Roger Cox: It’s ridden the crest of a wave for a while, but it’s the end of an era for the Thurso Coldwater Classic

O'Neill Coldwater Classic'Thurso, Brims . Photo: Phil Wilkinson
O'Neill Coldwater Classic'Thurso, Brims . Photo: Phil Wilkinson
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Unhappy news reached Four Seasons this week from Daan Meijer, European marketing manager for US-based surf clobber brand O’Neill: the Thurso Coldwater Classic, the surfing competition that has drawn some of the best aquatic athletes on the planet to the north coast of Scotland in recent years, has been mothballed for the foreseeable.

UNHAPPY news reached Four Seasons this week from Daan Meijer, European marketing manager for US-based surf clobber brand O’Neill: the Thurso Coldwater Classic, the surfing competition that has drawn some of the best aquatic athletes on the planet to the north coast of Scotland in recent years, has been mothballed for the foreseeable

“Sadly, it doesn’t look like we will be running the event next year,” says Daan “and for now there are no plans to come back to Thurso in the near future. There might be a chance we will organise a surf event in the UK next year, but it will most likely be more of a grassroots event.”

So that’s that then – the end of an era. For Scottish surf fans, no more superstars from Australia and Hawaii doing incredible, impossible things out on the reef at Thurso East; and for the businesspeople of Thurso, a fond farewell to all those lovely tourist bucks handed over every April by the small army of permatanned foreigners driving a caravan of rental cars up and down the coast in search 
of waves.

O’Neill first held a pro surf contest at Thurso in 2006. Back then it was called the Highland Open and many suspected it would be a one-off – a wrapped-up-warm novelty in a world where people typically like to walk around with not much on. But when footage of the final rounds – held in thumping barrels at Brims Ness – leaked out to the wider world, the event’s future seemed secure. O’Neill even launched other Coldwater Classic contests in places such as Canada and Tasmania, showing the world that if you’ve got a good wetsuit – preferably an O’Neill wetsuit – then surfing in high latitudes can be just as much fun as surfing in the tropics.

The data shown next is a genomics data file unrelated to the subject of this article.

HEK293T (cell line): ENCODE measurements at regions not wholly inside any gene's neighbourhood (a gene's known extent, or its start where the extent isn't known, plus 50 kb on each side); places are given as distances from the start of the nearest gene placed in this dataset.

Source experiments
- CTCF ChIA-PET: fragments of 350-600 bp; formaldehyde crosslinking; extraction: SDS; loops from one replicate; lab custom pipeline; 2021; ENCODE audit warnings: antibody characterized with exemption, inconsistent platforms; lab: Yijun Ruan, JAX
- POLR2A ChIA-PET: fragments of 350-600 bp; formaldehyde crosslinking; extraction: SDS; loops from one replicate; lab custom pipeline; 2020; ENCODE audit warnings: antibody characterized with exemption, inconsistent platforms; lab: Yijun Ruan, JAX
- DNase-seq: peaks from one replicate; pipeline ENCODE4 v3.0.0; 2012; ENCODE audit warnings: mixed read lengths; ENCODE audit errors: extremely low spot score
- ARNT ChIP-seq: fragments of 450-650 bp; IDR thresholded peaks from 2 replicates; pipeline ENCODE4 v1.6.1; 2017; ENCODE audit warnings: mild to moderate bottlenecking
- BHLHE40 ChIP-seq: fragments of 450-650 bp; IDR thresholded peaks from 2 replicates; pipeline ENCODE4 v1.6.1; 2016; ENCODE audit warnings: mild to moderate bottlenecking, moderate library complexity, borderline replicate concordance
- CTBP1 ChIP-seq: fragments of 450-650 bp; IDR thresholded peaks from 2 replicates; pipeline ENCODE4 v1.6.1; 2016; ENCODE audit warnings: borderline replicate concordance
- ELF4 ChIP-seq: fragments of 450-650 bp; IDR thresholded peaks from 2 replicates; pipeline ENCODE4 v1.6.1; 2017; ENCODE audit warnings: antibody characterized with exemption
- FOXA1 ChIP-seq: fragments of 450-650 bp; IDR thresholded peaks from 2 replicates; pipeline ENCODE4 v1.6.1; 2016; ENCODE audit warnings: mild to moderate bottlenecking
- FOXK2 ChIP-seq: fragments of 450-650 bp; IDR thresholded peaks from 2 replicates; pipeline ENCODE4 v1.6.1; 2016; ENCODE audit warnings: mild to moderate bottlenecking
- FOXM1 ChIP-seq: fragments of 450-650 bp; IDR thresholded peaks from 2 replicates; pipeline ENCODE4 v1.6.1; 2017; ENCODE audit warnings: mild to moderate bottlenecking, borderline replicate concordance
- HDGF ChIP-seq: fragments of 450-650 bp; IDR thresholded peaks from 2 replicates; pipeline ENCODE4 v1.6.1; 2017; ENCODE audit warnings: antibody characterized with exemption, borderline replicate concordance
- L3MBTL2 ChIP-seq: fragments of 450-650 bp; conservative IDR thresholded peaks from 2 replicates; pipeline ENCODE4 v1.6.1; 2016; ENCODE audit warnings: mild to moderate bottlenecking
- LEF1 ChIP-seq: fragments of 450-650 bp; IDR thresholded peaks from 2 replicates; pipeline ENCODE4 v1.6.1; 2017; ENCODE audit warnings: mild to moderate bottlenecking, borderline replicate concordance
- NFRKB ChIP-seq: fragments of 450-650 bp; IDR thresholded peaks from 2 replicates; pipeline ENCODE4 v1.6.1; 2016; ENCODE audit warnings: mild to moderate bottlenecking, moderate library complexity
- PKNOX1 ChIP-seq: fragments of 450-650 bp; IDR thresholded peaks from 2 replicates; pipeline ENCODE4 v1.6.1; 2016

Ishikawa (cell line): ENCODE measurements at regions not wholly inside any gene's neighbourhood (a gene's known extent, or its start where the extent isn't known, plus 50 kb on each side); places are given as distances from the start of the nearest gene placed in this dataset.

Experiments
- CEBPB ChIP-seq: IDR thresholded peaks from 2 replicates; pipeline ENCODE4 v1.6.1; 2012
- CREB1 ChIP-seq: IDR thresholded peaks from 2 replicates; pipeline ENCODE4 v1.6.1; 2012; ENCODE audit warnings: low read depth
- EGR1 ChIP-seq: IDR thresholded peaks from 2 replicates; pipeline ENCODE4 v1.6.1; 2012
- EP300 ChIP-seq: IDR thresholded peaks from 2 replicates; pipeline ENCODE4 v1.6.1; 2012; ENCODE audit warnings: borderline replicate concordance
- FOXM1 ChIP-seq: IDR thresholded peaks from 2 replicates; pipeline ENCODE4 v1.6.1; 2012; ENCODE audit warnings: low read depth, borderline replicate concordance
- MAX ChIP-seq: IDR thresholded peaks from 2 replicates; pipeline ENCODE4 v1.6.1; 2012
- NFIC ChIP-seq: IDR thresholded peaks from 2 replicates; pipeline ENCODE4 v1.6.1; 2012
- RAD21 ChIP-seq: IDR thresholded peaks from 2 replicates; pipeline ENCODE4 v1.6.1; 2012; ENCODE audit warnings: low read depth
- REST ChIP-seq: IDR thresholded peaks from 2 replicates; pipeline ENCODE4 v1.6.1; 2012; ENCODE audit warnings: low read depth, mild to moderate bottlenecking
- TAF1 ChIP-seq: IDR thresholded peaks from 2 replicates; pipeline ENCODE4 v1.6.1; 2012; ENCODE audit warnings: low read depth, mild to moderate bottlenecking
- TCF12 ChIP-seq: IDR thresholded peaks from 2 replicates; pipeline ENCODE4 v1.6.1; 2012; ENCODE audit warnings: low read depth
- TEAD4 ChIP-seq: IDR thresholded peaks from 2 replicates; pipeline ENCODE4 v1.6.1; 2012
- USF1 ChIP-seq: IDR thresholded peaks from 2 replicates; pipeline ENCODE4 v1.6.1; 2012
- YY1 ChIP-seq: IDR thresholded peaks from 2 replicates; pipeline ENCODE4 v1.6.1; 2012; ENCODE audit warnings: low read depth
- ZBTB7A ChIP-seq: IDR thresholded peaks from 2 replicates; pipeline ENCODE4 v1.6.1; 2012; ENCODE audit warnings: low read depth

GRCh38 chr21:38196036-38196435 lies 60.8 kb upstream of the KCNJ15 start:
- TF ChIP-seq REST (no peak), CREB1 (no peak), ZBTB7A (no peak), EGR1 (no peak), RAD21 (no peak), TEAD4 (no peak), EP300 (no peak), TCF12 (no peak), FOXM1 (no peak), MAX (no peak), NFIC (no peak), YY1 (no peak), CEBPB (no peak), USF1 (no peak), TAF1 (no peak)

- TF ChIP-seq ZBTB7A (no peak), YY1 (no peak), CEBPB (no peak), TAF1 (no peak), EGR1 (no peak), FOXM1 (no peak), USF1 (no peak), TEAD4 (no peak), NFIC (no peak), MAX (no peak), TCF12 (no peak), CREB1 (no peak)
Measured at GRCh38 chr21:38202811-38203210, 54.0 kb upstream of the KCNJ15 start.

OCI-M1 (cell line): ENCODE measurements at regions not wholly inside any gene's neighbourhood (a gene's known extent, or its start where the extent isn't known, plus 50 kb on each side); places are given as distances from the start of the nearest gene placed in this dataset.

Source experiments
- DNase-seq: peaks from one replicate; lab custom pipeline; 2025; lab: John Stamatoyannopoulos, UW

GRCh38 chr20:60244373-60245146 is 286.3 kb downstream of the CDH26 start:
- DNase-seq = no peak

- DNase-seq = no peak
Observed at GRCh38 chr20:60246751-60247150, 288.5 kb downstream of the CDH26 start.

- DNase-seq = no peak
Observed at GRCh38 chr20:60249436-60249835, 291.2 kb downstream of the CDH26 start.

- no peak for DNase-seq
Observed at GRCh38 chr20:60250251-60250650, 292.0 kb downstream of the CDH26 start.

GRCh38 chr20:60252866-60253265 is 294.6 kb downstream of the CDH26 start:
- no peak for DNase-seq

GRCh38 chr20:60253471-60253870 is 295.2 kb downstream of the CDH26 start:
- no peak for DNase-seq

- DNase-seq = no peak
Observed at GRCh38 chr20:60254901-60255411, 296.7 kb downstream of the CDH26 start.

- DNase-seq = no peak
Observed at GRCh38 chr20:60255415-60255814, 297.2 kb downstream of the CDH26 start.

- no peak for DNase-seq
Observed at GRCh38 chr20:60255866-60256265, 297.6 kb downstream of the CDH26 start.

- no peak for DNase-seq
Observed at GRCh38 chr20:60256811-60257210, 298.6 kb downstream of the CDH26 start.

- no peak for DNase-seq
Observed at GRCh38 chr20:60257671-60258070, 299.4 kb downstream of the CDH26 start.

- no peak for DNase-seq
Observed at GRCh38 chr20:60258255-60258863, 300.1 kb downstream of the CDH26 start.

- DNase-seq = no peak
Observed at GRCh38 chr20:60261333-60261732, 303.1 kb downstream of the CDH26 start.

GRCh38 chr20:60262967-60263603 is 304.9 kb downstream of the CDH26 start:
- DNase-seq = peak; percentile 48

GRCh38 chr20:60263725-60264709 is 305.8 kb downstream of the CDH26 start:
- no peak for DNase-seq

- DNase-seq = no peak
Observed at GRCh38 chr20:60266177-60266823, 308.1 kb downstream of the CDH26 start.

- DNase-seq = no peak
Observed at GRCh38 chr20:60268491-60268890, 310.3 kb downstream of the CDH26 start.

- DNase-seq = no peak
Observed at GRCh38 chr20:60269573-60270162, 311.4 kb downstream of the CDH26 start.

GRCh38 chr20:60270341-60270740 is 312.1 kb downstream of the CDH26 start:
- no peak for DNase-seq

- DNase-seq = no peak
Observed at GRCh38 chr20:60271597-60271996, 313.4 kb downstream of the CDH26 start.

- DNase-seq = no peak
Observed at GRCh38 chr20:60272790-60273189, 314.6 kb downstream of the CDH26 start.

Earlier this year, however, it was announced that the 2012 Thurso event had been cancelled so resources could be redirected to a special contest in Santa Cruz, California to mark O’Neill’s 60th anniversary. There were hopes that this would only be a hiatus, but now it seems it will be permanent. Unless, of course, another of the megabrands that dominate the sport of surfing decides to get out its chequebook and pick up where O’Neill left off.

That might not be as fanciful an idea as it sounds, because in many ways Thurso offers a unique opportunity for a canny investor.

The majority of surfing competitions can be slotted into one of two categories: Urban Beach Circuses and Fantasy Drool-Fests. In the case of the former, the location is chosen primarily for its proximity to a major population centre and the quality of the surf is a secondary consideration. Case in point: the Nike US Open of Surfing at Huntington Beach, California. The largest surfing competition in the world, the 2012 edition of this behemoth lasted for nine days and saw more than 200 surfers battling it out for $300,000 (£186,185) of prize money in front of sun-baked crowds of up to 250,000. The waves for the final, however, were small and inconsistent, and the world’s top surfers faced the ignominious prospect of flailing around in uninspiring dribble to see who would take home the giant cardboard winner’s cheque.

At the opposite end of the spectrum, Fantasy Drool-Fests prioritise wave quality, and rely on the power of the internet to reach the masses. A good example of this is the Billabong Tahiti Pro, held at the infamous Teahupoo – a reefbreak so ferocious it has already claimed the lives of five surfers, even though it has only been ridden for the last decade or so. Usually the only spectators at such far-flung events are the competitors and a few hangers-on, but the action is webcast live, reaching an audience of millions.

Thurso offers the best of both worlds: a quality wave (80th best on the planet, according to Surfer magazine) and a nearby town. Later this month, from 25-28 October, the UK Pro Surf Tour will stop off at Thurso for its penultimate contest of the year, and a festival called Wave North will run alongside it, featuring pop-up exhibitions, outdoor film screenings and live music. If I was a brand manager for one of the big surf companies, I’d be up there in two weeks’ time, taking very careful notes.

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